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The haunting of Tiny Wooden Towers

The haunting of Tiny Wooden Towers published on 9 Comments on The haunting of Tiny Wooden Towers

Writer_smallerGhost Stories

The first two nights we played Ghost Stories, the combined length of both games probably didn’t add up to an half an hour. It beat us mercilessly, and I loved it for it.

The third time we played it, Aileen found a great rules reference online, and, more to the point, found some mistakes we were making. That time we won. It’s a tricky game, just not that tricky. I am now looking forward to trying it on the harder difficulty settings, and finding a level where it’s seriously challenging again. Winning is fun, but only if you have to work for it. The comic is exactly how the first game played out, by the way. Except for the ghost. He’s actually been in the house a lot longer.

The other delight I found in Ghost Stories was a co-op game that rewards players working together. In fact, I’m pretty sure the harder difficulty settings render any other style of play unworkable. By which I mean unwinnable.

If you don’t want to hear any more about Ghost Stories, here’s where I lose you. Because here’s the final trick the game has up its spooky sleeve; here’s what’s really clever about it: Theme.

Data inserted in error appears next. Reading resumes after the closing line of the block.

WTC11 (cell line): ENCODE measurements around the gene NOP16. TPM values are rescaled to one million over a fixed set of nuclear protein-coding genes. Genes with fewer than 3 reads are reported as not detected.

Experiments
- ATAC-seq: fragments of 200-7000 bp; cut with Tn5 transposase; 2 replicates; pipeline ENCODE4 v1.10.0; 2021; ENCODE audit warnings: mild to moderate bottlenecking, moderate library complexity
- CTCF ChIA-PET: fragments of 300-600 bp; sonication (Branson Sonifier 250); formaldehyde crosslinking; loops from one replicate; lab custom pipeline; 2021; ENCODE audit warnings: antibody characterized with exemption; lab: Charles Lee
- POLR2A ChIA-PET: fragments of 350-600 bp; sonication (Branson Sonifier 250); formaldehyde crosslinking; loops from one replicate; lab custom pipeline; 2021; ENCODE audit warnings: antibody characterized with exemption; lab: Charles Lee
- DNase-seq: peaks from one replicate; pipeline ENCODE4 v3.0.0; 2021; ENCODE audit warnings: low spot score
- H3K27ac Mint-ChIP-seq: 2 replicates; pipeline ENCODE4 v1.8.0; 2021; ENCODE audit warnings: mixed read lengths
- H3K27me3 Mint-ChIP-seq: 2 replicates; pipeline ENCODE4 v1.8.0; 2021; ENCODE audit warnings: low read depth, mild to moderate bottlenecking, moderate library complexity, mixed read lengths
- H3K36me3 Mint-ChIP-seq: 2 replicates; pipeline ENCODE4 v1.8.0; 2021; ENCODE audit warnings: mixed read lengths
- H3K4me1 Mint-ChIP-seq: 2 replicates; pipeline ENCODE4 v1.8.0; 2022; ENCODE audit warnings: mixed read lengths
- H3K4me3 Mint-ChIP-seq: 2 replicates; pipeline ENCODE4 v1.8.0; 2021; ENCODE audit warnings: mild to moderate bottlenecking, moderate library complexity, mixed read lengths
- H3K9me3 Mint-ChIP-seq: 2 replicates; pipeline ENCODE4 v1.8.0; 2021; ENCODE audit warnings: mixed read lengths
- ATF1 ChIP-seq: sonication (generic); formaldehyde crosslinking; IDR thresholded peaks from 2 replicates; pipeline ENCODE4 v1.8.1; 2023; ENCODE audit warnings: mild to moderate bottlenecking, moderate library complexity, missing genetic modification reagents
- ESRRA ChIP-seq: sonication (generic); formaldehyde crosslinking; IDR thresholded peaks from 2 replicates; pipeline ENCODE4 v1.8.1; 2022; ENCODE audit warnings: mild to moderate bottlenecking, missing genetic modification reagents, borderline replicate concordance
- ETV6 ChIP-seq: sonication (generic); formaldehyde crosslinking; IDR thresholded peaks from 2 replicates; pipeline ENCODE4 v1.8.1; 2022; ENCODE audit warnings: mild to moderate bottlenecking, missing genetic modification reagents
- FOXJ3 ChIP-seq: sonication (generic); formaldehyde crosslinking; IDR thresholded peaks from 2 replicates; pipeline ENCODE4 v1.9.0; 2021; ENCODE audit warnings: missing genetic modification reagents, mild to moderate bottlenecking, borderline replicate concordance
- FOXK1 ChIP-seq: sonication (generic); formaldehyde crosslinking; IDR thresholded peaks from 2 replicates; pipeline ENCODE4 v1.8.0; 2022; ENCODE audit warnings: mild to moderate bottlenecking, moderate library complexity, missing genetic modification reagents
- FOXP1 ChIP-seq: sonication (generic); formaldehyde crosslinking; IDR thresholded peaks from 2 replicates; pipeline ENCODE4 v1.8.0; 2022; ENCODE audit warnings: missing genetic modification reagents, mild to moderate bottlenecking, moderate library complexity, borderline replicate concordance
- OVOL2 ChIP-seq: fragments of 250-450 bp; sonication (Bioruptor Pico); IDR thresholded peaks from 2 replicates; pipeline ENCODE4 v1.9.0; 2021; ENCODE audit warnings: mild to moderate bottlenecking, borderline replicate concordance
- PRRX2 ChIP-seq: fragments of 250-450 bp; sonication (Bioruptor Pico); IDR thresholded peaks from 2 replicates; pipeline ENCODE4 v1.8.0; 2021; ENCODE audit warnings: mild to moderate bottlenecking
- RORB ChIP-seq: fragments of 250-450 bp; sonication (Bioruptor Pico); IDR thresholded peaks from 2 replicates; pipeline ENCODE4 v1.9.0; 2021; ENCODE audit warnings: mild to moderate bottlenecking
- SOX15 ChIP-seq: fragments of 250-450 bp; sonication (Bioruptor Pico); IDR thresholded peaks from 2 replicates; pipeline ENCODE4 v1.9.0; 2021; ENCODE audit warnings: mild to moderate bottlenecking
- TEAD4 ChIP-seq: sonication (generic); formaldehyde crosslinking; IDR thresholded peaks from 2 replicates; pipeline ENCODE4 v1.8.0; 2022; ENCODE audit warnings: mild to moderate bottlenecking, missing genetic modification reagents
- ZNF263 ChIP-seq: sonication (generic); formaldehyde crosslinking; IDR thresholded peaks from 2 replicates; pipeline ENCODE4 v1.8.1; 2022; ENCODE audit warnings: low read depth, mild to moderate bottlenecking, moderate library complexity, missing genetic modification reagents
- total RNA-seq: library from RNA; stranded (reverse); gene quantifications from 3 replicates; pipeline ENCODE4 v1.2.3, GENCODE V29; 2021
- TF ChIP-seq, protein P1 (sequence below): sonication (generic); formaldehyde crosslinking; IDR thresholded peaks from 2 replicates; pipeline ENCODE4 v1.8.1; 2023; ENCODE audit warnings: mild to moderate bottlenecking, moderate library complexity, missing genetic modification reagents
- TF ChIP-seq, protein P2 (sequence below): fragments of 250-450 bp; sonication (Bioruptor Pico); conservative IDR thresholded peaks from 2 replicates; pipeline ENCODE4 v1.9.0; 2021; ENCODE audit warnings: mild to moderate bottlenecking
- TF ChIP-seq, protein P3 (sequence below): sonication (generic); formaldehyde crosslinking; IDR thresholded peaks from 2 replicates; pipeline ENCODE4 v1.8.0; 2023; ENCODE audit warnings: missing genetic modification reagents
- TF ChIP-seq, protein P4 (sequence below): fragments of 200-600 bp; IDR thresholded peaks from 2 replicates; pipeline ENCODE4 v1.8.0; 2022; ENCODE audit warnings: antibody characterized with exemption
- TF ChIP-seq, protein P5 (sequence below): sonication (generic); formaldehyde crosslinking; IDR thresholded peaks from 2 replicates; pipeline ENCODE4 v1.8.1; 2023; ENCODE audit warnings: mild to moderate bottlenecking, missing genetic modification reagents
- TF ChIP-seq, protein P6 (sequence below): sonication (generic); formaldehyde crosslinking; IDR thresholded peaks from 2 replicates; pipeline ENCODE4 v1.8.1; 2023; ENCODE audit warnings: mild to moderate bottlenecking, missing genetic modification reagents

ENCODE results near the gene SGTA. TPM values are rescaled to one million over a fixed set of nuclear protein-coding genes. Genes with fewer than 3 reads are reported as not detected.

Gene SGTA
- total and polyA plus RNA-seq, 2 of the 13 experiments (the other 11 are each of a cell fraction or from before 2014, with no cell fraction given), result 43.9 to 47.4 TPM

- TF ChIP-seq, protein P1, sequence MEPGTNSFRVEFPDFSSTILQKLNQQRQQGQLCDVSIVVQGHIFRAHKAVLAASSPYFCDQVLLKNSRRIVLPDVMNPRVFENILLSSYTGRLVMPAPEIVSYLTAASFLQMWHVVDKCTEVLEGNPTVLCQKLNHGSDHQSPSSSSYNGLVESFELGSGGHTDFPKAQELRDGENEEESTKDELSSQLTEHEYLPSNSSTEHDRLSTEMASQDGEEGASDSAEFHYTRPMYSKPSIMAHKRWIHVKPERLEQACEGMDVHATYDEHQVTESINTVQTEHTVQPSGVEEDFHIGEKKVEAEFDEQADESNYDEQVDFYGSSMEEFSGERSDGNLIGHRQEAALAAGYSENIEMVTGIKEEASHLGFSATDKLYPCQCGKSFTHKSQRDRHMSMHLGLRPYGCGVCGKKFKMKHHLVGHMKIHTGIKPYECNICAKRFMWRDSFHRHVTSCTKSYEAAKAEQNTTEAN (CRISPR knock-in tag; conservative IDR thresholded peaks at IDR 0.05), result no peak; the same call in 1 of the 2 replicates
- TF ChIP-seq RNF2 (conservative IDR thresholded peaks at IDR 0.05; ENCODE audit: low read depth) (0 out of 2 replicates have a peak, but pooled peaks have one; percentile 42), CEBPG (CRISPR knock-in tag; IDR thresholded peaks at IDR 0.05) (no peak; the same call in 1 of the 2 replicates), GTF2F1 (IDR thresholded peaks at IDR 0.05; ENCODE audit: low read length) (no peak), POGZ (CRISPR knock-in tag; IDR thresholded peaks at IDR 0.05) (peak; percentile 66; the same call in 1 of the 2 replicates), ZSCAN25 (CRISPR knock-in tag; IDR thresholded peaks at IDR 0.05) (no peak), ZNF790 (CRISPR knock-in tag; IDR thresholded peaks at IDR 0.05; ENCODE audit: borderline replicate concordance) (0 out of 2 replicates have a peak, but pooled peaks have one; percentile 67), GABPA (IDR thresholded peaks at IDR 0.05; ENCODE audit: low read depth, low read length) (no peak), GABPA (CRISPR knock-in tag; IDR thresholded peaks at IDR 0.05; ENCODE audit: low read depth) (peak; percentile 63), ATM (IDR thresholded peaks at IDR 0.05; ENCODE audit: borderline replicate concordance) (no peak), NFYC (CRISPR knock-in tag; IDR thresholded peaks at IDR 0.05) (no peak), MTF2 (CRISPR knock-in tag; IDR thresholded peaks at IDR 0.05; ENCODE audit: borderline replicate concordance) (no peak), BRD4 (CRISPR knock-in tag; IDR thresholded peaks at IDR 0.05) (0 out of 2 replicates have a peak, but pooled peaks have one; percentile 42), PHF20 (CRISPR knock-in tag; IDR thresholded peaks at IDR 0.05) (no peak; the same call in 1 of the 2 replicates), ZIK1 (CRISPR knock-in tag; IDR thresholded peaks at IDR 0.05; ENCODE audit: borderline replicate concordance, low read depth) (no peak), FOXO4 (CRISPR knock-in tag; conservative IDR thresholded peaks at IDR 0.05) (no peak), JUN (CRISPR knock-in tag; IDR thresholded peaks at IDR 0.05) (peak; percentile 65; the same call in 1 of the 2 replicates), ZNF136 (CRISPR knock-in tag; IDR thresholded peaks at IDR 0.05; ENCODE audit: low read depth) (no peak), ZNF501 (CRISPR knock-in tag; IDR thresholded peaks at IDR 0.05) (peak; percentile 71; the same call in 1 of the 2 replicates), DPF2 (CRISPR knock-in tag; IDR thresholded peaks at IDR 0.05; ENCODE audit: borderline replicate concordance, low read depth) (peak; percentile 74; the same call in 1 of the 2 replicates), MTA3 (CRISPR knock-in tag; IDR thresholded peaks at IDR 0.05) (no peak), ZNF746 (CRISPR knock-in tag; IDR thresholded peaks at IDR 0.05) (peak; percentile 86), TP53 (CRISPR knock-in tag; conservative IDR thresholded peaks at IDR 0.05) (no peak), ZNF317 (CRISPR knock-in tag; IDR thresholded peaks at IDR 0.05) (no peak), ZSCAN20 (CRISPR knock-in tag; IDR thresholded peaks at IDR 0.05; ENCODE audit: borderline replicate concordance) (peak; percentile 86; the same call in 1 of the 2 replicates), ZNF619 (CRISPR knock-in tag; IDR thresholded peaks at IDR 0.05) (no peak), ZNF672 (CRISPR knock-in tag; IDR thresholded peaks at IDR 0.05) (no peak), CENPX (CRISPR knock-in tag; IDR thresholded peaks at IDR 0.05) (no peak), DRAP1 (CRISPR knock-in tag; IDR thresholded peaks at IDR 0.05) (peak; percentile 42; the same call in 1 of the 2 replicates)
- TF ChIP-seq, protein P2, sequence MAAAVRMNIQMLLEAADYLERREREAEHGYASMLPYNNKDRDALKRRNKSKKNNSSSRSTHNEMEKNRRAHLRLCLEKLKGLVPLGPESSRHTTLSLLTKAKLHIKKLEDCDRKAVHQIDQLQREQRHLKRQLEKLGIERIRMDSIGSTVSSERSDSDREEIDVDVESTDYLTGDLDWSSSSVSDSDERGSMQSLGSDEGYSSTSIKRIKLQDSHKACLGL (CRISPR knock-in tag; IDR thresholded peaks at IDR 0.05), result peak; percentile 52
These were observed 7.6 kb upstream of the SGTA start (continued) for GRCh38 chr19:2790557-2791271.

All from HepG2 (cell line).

Mechanically, it’s a game about hordes of undead attacking a board, and the players need to fight the enemy off using a mix of pick-ups and help from the area they are in. Areas can be overrun and be rendered useless. You might see what I’m getting at: the obvious theme here is zombies. It’s a hugely popular theme and fits the mechanics like a rotting glove. I actually have no problem with zombie games: I think they’re great fun, and don’t feel it’s been overdone (yet). But what Ghost Stories offers is so much more interesting; so much more exciting.

You play Taoist monks defending a small village from Wu Feng: Lord of the Nine Hells. You are exorcising a gruesome variety of ghosts, from skinners to soul eaters, from dark wraiths to black widows. Wu Feng himself manifests in ten different forms, each a unique challenge to defeat. The players use coins, incense, bells, gain help from tea rooms, altars and sorcerers. For all my talk of the difficulty and fun co-op, it might honestly be the theme, and the brilliant accompanying artwork that has me most excited about Ghost Stories. And I’m certain that if it had been just another zombie game, it would have never caught Aileen’s eye in the first place.

More interesting themes, please, designers of the world!

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